The main thrust of our efforts was to overcome exaggerated individualism and likewise the closed personalistic understanding of Christianity. We did so because we were then, and we still are, convinced that at the base of the capitalistic ideology and the reality of capitalism lies the most unrestrained, frentic form of individualism and the most irrational rejection of any form of limitations so as to be able to realize one's own personal-ego for one's own self. At the basis of capitalist ideology lies the exasperated search and the infuriating desire of success, of immediate happiness, of wealth and of money.
It is sufficient but to look around us. I am convinced that it is this unmolded and unbounded individualism which is the real cancer that is corrupting the fibers of our society. It is precisely this uncontrollable and intemperate individualism which is the cause of the moral deprivation, the cultural pollution and the decay of ideals in our families, in our society, and in our common living together, and in the whole of our very Western civilization.
I ask myself, and I ask you, whether it isn't the unleashing of this irrational, intemperate individualism which leads to other irrational and intemperate corporate-sector interests which are closed in upon themselves. The same is true of neighborhoods, zones and areas which look exclusively to their own interests. They look completely in upon only themselves. This frantic tendency toward sector or corporate interests as opposed to global interests increases the areas or zones of social exclusion. Is it not this thinking about only one's self, looking in upon one's own navel, which has brought about the protest of the third and fourth worlds, of the socially excluded, of those on the margin of society and of those who have been forced into poverty? Is this not due to the loss of every form of human solidarity and the disinterest for the common well being? (Swidler & Grace, eds., Catholic-Communist Collaboration, pp. 83-84).
In addition to the party's top leadership, 200,000 of the party's rank-and-file are Catholics. (Swidler & Grace, eds., Catholic-Communist Collaboration, p. 10). Half of the active parish members in working-class dioceses such as Florence are party members. (Swidler & Grace, eds., Catholic-Communist Collaboration, p. 59). Catholic working people have been attracted to the party because its program serves their interests. The PCI has led in creating and defending the national health service, the pension system and the national housing program. In the trade union movement the PCI has dominated the Italian General Confederation of Labor (Confederazione Generale Italiana del Lavoro, CGIL). A political scientist remarked about the widespread support which the PCI has among Catholics:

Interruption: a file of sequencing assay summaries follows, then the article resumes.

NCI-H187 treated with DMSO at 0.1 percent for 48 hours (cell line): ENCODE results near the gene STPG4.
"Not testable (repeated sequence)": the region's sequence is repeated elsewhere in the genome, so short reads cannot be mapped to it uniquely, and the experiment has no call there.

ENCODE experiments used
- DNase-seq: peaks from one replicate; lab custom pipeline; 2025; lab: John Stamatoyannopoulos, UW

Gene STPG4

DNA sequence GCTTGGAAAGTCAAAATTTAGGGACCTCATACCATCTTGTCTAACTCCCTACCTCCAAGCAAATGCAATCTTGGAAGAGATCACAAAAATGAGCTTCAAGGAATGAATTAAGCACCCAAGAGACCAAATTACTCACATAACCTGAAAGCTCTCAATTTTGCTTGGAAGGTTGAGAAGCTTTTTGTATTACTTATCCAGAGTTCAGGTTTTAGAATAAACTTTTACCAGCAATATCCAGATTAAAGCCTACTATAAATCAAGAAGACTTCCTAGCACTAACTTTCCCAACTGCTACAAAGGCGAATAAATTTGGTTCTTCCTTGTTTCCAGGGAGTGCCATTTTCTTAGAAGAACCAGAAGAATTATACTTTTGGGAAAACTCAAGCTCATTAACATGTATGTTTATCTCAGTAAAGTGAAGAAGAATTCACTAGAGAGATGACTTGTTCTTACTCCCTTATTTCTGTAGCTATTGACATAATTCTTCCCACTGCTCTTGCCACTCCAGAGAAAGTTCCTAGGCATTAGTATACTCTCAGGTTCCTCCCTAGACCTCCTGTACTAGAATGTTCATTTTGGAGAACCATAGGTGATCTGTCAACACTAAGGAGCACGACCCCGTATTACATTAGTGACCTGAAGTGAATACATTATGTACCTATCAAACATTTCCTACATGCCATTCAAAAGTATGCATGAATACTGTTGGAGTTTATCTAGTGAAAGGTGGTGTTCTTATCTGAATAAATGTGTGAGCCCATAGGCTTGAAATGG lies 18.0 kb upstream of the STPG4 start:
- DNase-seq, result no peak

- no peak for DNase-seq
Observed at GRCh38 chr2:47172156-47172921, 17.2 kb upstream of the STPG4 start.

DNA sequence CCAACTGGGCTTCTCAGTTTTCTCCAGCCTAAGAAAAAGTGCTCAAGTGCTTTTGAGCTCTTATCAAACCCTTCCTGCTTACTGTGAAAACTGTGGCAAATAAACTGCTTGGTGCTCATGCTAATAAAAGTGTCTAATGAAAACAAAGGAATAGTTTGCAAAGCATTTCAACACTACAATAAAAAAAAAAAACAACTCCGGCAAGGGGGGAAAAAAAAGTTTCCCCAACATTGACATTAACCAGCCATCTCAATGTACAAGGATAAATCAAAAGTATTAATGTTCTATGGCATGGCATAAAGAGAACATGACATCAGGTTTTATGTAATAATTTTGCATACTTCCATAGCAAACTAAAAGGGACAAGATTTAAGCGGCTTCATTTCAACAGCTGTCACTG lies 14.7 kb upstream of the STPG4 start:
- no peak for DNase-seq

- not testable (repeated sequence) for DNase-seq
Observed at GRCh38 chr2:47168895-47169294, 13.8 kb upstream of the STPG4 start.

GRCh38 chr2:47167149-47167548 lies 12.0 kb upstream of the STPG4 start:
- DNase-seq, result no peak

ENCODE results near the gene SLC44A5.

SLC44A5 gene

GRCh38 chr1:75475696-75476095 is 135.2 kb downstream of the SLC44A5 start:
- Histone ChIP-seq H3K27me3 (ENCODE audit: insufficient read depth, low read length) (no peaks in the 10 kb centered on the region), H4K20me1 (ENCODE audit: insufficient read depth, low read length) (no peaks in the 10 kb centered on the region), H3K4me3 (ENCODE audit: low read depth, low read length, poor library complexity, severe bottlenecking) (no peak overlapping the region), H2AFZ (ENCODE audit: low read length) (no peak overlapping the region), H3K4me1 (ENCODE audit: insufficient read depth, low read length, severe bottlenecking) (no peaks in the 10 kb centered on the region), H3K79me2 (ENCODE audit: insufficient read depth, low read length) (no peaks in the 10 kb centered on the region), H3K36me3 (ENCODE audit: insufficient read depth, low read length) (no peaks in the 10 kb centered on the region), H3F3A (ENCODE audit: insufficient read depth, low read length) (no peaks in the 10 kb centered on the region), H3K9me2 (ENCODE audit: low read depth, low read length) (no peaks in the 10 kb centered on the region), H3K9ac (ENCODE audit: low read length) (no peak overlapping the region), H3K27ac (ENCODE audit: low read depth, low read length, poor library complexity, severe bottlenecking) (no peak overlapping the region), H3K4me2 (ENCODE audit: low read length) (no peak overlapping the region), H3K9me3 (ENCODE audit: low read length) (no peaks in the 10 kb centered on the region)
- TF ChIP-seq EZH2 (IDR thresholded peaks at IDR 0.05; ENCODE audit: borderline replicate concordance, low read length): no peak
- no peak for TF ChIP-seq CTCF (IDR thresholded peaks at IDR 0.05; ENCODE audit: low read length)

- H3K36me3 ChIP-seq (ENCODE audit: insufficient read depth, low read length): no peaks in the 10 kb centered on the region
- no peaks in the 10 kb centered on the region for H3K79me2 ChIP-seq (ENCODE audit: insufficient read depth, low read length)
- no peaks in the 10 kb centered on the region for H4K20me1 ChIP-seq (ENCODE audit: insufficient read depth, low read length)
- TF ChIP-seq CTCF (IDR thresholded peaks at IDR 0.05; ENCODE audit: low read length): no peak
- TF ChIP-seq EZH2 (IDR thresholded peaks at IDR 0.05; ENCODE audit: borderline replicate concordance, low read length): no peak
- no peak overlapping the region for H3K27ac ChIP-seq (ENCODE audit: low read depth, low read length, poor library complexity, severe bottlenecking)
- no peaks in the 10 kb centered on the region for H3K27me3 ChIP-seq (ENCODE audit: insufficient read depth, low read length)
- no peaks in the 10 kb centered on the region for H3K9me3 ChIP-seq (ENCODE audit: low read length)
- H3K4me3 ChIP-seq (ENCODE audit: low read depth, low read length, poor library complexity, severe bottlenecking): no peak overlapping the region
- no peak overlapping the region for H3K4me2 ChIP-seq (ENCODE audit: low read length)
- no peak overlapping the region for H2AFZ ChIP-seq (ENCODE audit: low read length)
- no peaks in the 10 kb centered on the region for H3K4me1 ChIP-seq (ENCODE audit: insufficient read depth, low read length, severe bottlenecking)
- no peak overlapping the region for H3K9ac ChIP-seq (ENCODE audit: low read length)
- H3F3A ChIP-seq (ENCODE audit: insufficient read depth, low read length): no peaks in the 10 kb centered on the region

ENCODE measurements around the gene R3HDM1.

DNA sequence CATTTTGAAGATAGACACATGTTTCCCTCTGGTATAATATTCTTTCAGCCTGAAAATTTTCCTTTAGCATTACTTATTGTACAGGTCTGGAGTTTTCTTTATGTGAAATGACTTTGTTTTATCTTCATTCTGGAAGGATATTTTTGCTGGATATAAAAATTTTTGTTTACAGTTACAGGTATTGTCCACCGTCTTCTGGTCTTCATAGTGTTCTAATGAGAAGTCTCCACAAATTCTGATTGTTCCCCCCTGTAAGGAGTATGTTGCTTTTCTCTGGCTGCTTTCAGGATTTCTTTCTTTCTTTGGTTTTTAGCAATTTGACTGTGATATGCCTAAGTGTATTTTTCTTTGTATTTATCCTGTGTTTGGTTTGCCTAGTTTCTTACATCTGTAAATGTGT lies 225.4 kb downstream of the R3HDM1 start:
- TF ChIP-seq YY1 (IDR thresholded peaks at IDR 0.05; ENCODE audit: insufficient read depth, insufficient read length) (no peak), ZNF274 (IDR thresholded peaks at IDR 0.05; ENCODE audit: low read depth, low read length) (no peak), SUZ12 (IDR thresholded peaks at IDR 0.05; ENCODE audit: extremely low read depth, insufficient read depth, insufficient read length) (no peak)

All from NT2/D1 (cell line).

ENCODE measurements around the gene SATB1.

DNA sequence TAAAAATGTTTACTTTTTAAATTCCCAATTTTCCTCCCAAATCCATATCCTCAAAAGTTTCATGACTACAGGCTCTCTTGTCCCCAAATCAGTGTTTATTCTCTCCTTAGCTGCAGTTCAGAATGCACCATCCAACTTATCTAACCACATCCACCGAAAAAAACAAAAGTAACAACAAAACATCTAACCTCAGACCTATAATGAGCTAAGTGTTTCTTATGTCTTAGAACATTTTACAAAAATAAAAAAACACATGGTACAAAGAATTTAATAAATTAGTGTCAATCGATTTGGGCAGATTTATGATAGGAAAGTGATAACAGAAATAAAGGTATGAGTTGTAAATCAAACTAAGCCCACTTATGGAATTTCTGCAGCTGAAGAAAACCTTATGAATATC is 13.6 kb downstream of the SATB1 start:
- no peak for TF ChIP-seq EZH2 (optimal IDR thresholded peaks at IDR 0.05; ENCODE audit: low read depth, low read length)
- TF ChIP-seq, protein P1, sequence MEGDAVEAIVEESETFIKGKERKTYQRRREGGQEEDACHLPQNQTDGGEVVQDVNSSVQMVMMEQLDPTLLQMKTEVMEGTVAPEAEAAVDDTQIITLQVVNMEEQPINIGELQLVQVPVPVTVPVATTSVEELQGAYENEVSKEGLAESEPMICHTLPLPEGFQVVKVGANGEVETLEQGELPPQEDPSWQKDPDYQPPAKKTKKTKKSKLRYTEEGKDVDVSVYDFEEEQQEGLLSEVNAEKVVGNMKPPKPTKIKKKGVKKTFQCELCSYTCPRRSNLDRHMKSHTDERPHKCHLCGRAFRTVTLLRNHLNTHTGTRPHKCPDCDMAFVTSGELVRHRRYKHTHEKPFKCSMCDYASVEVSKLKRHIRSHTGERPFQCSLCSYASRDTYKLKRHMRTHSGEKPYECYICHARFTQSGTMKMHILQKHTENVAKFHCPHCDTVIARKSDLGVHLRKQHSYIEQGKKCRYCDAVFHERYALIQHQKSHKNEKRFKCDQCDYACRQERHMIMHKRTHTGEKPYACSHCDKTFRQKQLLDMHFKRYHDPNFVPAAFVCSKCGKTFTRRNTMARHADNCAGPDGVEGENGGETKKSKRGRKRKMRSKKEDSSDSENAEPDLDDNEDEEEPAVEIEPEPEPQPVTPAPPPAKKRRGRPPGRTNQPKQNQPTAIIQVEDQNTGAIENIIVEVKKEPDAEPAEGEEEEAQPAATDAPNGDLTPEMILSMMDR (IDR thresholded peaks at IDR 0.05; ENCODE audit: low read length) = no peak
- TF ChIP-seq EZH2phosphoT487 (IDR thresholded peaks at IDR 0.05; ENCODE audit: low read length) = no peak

Many good Catholics--those who attend church and support religious activities--have voted for, campaigned for, and even run on the communist ticket. Their support of communism stems from the economic promises made by the party. . . A 1963 opinion poll asked: "Is it possible to be a good communist and at the same time a good Catholic?" Only 20% thought the two mutually exclusive, about 71% believed that Catholicism and the Italian brand of communism were compatible. (Keefe, Area Handbook, p. 76).
Giglia Tedesco was not unusual in thinking that communism was and is the only rational, life-affirming party for working-class Catholics. Just as one would go to a doctor to heal a sick person, one should go to communism to heal a sick society. Tedesco remarked:
How was it possible that Catholics, in clear conscience, could reach the point of freely opting for Communist political policies and of doing so to such an extent as to call themselves "Communist Catholics?"
I will try to explain how we did so by using an example. Imagine finding yourself faced with having to heal a sick or injured person. Medicine and techniques exist which are aimed at healing the person in question. Globally this is called medical science. In order to save or heal the injured or sick person, it is necessary to apply this science. On the other hand, there is a human moral decision that must be made simultaneously. Is the sick person to be saved or healed, or not? Christianity and Catholic faith give an immediate human and moral response to this question: it is a positive answer. An injured person must always be healed and life must always be saved. And this moral answer is a spring that drives or pushes the human person toward concrete action to save the individual. But when it comes to the action itself--the concrete carrying out of the task, the healing of the sick or dying person--it is necessary to apply the specific knowledge of medical science. It cannot be deduced nor found in the moral will to carry out that positive decision of Christianity with respect to life. The knowledge specific to resolving the problem must be found in a science, and that science should be a serious, developed science which is up to date and at the highest level which the scientific achievement of that moment has reached.
When the sick person is a human being, it is a question of medical science. But when the sick person is a society, to which techniques, to which complex of knowledge and to which science must one have recourse? And how does one acquire sufficiency of specific knowledge with respect to healing society? The necessary and specific knowledge to heal society can and must be found within political science, in political theory and political practice. Both as persons and as Christians we must look to this science for that specific knowledge necessary to heal a sick society. This is the reason why we chose to be Communist Catholics.
It was obvious to those of us of that group of Communist Catholics to which I belonged that society needed healing and that it was sick. We maintained that by our choice we had taken up the most modern, up-to-date, adequate, revolutionary theory possible at that moment. I can say that we chose from what the cultural, political spheres of that time offered. And we chose that which was less inefficient and which had made fewer errors with respect to the past. (Swidler & Grace, eds., Catholic-Communist Collaboration, pp. 85-86).